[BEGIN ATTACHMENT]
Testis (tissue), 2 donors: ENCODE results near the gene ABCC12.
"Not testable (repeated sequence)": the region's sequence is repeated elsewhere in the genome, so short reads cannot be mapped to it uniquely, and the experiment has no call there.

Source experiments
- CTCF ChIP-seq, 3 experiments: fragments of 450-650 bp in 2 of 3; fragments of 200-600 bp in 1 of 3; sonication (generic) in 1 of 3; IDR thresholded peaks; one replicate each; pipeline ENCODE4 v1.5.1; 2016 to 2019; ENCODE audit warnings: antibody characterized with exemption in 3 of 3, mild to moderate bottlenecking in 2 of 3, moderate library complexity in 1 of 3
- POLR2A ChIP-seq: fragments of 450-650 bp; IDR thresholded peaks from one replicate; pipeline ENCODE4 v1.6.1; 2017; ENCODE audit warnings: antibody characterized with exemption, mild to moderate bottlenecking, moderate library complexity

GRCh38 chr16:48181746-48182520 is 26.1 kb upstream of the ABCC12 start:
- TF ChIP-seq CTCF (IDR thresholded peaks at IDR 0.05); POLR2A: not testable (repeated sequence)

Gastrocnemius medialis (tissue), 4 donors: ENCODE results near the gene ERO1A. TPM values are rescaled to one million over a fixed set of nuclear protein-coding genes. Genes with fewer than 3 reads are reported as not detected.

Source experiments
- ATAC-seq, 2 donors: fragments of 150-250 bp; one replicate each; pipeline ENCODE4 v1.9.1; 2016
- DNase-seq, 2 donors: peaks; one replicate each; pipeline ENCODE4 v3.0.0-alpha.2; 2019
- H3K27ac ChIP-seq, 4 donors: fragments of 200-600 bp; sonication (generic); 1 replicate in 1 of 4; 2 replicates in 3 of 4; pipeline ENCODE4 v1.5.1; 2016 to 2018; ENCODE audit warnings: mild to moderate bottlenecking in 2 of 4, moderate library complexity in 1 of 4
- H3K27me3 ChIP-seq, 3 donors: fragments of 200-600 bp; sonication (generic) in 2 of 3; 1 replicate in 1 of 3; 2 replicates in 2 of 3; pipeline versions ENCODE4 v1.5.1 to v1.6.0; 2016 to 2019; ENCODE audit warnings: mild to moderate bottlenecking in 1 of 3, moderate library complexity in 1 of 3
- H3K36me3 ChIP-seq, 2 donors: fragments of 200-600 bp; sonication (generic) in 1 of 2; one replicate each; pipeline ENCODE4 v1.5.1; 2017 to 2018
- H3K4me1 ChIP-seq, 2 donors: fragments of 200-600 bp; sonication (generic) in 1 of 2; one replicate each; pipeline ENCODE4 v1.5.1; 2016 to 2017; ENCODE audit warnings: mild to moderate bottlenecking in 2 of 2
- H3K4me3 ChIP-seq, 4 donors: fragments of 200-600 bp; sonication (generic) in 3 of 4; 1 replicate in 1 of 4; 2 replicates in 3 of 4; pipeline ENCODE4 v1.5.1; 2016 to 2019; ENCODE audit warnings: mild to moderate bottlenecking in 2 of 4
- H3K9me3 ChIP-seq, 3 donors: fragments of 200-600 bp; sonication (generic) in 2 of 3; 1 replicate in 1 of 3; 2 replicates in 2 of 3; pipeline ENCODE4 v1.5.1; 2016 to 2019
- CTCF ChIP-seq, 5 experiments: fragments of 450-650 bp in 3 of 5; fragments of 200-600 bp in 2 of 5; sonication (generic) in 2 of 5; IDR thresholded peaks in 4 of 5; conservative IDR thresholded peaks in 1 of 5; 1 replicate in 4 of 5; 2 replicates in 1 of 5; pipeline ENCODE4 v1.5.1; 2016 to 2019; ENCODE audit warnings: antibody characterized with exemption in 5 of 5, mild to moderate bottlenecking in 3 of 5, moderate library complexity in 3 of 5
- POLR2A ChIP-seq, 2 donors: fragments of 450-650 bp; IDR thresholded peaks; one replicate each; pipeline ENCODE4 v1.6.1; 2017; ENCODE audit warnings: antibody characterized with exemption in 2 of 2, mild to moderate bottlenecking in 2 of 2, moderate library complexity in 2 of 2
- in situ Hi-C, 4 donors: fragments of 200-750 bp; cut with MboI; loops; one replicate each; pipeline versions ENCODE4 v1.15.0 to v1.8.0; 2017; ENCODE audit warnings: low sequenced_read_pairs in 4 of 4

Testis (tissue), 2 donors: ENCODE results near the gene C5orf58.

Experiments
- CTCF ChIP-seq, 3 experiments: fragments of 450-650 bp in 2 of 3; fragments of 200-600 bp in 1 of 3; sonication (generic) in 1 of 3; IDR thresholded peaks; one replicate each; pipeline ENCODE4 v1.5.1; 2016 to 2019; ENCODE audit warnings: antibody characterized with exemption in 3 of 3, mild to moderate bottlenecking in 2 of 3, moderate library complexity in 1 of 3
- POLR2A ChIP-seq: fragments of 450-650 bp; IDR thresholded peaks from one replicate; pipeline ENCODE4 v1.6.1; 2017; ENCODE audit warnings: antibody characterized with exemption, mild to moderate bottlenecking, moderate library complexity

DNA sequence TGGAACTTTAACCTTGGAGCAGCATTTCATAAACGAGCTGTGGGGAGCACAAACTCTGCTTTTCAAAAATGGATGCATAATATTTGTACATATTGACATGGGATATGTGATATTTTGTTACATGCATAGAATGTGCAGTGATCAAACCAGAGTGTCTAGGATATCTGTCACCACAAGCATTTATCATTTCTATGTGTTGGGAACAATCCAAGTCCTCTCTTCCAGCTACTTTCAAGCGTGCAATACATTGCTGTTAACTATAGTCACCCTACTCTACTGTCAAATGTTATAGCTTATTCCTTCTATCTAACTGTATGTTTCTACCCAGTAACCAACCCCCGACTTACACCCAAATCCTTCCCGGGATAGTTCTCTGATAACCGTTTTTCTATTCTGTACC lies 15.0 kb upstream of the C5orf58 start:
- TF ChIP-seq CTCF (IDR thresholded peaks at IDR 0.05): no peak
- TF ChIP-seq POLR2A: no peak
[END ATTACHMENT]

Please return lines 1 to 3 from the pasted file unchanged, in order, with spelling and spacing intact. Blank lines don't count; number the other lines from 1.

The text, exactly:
Testis (tissue), 2 donors: ENCODE results near the gene ABCC12.
"Not testable (repeated sequence)": the region's sequence is repeated elsewhere in the genome, so short reads cannot be mapped to it uniquely, and the experiment has no call there.

Source experiments